From Zim, with Love: The Russian roulette of explosives smuggling

First published in the Daily Maverick 168 weekly newspaper.

In early January, President Cyril Ramaphosa announced that South Africa’s land borders would be closed until at least mid-February due to the Covid-19 crisis. This includes the Beitbridge crossing between South Africa and Zimbabwe, a border that is exceptionally dangerous thanks to what some risk their lives trying to smuggle through it – explosives that could ignite at any moment.

Mercy Rifundo, a mother of four from Zimbabwe, farmed beans and occasionally travelled to Johannesburg, where she would stay, to sell her produce.

On 17 August last year, she planned to travel into South Africa, this time apparently under the impression she was also transporting floor polish in her luggage on behalf of people who knew her landlord in Johannesburg.

When she got to the Beitbridge crossing a boy helped her carry her bags across the border. Rifundo then made her way to a taxi rank and got into a vehicle bound for Johannesburg.

Unknown to those around her, had her luggage been jostled a certain way or had the contents rubbed together in a particular manner, several people could have been instantly killed and others maimed.

This is because Rifundo had 496 blasting cartridge units in her luggage. Just one of these is enough to tear open a safe or kill someone.

The type of explosives discovered in her bags are often used in crimes, including ATM blasts, cash-in-transit heists and illegal mining, and could be from operations – illicit or legal – linked to mines in Zimbabwe.

Rifundo later claimed to be an unwitting explosives mule, but the severity of the crime she was part of was so extreme that the 42-year-old first-time offender is now serving a 15-year jail term in South Africa. This sentence was handed down earlier this month in the Musina Regional Court.

The case against her has emphasised the extreme risks that explosives smugglers – who often carry dozens, even hundreds, of blasting cartridges at a time – pose to those around them.

Christo Peltz, the safety and risk manager at AECI Mining Explosives, explained that, although there are different grades of explosives, a single blasting cartridge could contain 200 grams of explosive and easily kill someone if it was kept close to their body, and 50 could destroy a vehicle; 500 could wipe out the occupants of a taxi and have a “lethal blast radius” of 20m.

Limpopo’s acting Hawks head, Angie Matlabe, referring to the Rifundo case, said: “We are determined to fight all types of organised crime in our country, including transnational crimes.”

National police spokesperson Vish Naidoo said officers tried to monitor South Africa’s points of entry and exit. “We are responsible for the control of the illegal movement of people and goods at all identified ports of entry (sea, land and air), simply meaning conducting classical policing in a border control environment,” he said.

Police worked together with other units including the Hawks, and state agencies including the SA Revenue Service.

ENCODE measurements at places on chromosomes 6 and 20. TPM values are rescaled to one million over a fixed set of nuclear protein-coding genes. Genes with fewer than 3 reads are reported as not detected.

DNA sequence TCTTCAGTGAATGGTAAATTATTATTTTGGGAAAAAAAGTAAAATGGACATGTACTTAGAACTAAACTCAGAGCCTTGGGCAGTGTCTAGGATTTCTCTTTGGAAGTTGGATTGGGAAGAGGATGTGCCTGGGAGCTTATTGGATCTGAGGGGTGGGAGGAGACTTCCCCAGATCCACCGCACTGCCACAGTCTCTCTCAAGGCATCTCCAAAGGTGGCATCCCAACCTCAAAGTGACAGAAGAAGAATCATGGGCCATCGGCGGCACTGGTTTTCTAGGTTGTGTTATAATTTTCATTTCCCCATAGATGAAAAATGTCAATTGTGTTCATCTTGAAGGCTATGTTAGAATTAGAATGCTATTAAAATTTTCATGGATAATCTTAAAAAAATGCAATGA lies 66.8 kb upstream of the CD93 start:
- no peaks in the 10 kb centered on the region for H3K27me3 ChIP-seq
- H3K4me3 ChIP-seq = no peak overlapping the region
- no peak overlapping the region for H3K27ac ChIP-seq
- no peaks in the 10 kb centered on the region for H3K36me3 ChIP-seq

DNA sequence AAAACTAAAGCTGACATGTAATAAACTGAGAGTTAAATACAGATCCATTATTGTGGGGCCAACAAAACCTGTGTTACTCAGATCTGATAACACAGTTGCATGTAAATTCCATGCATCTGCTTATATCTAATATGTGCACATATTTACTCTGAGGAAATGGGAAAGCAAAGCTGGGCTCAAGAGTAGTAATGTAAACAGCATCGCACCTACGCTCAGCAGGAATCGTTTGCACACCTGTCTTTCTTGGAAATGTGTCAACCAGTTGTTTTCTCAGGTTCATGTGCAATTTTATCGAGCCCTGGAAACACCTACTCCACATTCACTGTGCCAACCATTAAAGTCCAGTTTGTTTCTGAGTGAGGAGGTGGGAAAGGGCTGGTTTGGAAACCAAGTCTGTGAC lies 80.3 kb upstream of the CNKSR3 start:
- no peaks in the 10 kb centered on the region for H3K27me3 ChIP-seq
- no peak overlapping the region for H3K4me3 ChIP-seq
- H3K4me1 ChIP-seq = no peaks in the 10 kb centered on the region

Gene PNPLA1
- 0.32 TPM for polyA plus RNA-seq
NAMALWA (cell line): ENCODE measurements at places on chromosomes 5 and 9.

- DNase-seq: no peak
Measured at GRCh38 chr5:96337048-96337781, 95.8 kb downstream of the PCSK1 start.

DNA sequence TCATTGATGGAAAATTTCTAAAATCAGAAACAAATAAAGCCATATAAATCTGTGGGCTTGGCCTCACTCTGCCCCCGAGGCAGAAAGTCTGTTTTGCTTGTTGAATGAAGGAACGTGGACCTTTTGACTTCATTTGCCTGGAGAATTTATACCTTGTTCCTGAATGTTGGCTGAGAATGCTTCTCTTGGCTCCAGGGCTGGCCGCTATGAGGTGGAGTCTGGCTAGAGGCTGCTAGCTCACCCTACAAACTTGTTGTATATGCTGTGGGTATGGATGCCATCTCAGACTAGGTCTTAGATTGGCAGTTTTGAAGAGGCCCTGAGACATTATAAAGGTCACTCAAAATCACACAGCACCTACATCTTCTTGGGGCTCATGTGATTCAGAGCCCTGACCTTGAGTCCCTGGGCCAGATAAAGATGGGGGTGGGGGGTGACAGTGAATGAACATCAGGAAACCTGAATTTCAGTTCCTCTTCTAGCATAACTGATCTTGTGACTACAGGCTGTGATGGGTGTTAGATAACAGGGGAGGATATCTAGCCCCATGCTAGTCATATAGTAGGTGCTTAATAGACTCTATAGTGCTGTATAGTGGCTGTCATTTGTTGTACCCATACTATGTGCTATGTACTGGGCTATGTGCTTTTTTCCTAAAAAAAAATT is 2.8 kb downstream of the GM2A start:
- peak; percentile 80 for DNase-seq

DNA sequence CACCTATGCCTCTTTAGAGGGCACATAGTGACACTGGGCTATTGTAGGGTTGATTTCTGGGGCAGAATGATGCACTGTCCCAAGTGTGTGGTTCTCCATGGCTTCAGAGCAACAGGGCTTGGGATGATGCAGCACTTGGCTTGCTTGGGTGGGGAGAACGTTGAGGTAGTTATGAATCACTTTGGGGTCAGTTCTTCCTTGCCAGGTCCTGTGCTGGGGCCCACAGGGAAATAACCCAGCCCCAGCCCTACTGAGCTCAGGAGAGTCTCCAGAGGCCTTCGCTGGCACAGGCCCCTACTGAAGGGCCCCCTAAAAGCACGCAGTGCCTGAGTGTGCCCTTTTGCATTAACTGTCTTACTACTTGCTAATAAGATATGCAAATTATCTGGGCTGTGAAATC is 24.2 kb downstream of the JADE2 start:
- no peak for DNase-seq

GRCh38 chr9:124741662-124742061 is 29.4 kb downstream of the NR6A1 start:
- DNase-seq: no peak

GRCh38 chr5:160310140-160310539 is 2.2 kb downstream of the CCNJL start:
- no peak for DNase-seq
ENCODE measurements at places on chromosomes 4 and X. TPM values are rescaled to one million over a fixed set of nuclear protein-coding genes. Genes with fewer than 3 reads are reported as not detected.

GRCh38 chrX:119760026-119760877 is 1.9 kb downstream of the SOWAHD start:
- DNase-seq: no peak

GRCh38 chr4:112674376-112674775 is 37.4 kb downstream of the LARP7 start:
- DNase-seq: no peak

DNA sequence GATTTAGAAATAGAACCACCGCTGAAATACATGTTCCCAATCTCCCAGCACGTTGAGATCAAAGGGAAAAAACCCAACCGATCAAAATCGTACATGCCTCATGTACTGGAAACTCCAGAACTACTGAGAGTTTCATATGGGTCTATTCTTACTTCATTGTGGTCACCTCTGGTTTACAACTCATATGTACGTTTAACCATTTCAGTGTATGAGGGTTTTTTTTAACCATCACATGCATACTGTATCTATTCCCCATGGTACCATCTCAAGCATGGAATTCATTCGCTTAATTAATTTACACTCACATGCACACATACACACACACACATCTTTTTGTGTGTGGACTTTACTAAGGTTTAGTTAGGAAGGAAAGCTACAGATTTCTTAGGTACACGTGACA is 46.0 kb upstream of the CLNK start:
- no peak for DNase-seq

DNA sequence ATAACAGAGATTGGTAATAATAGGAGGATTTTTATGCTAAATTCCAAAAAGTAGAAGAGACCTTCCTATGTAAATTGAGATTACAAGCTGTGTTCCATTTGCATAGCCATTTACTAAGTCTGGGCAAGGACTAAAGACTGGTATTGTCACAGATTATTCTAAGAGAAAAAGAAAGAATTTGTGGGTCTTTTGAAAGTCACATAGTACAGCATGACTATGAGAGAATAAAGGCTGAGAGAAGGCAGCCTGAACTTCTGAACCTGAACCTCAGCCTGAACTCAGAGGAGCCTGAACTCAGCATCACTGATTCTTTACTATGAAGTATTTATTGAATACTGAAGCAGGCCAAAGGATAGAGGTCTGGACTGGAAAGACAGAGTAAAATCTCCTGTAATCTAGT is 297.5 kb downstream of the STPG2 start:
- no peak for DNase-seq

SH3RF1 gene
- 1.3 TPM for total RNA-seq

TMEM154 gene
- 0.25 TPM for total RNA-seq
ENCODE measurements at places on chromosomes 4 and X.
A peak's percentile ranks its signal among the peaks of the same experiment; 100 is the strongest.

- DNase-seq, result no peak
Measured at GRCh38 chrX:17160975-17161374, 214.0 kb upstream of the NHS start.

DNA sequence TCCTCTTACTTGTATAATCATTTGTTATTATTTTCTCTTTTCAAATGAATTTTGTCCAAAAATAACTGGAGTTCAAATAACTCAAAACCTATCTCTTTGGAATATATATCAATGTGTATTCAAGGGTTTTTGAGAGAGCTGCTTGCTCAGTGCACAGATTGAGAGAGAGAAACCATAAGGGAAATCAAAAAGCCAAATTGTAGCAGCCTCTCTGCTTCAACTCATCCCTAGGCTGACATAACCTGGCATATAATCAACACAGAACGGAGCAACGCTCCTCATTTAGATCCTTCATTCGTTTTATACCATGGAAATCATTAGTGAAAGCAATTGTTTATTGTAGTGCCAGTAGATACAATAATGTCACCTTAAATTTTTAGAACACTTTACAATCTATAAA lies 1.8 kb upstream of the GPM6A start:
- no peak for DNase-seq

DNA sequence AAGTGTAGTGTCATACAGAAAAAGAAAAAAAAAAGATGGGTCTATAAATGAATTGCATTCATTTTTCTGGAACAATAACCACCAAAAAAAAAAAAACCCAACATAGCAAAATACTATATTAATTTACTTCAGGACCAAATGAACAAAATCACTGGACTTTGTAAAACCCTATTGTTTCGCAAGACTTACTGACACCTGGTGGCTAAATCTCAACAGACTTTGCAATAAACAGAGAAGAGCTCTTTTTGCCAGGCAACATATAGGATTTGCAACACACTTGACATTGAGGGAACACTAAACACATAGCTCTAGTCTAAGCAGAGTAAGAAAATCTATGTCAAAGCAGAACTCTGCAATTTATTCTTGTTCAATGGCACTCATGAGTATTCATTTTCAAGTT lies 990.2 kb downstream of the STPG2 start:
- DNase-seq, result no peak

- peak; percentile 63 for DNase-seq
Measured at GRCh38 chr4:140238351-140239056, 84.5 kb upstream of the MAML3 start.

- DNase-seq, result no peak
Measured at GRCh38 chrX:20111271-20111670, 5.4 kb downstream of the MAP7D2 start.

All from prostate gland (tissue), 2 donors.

Earlier this week Daily Maverick published an Institute for Security Studies article, by Richard Chelin and Willem Els, that warned: “The unsafe transportation, storage and use of explosives by criminals is a disaster waiting to happen.”

It also said that the police, the lead regulator in terms of explosives in South Africa, were making use of an outdated Act “and the police minister should sign and promote the new explosives regulations”.

“Although the Explosives Act was approved by the president in 2003, it is yet to come into operation. This presents a major problem for law enforcement.”

Yet the police have been pushing ahead with arrests.

Every year, several explosives smugglers are intercepted at or near the Beitbridge crossing. During Rifundo’s trial it was heard that 11 explosives cases were reported in Musina in 2020, 12 in 2019 and 15 in 2018.

The state believed court sentences handed down to smugglers were acting as deterrents to potential illegal explosives transporters, hence the number of related cases had decreased. It is not clear, however, whether Covid-19 lockdown restrictions were taken into consideration when assessing these figures.

According to the state, in Rifundo’s case, she was arrested when police officers from South Africa stopped the vehicle she was travelling in from the Beitbridge border and searched its boot. This was when they discovered the explosives in her luggage.

In February 2019, Nqobizitha Ncube was also sentenced to 15 years in jail for trying to smuggle explosives from Zimbabwe to South Africa. The 30-year-old had been arrested on 26 September 2018 with two others, who went on to be acquitted.

Rifundo was charged under the Explosives Act as well as the Immigration Act – she had no passport on her at the time of her arrest.

She initially pleaded guilty to the charges but then, during proceedings to see if the sentence against her should be reduced, she claimed she had not known she was transporting explosives, but thought she was simply carrying floor polish for people in Johannesburg.

In argument that Rifundo deserved a stiff prison sentence, Maria Makushu of the police’s bomb disposal unit testified that “the crime committed is serious in that the vehicle utilised to transport the explosives was not a vehicle designed for such and that explosives [are] sensitive to heat and friction and could with the mere bump in the road have exploded”, according to a document on the court case provided by the Limpopo National Prosecuting Authority.

“She testified that the kind of explosives [are] used in South Africa for illegal purpose[s], ATM bombings, cash-in-transit heists, illegal mining, and indicated that a single blasting cartridge can rip open a safe or kill a person.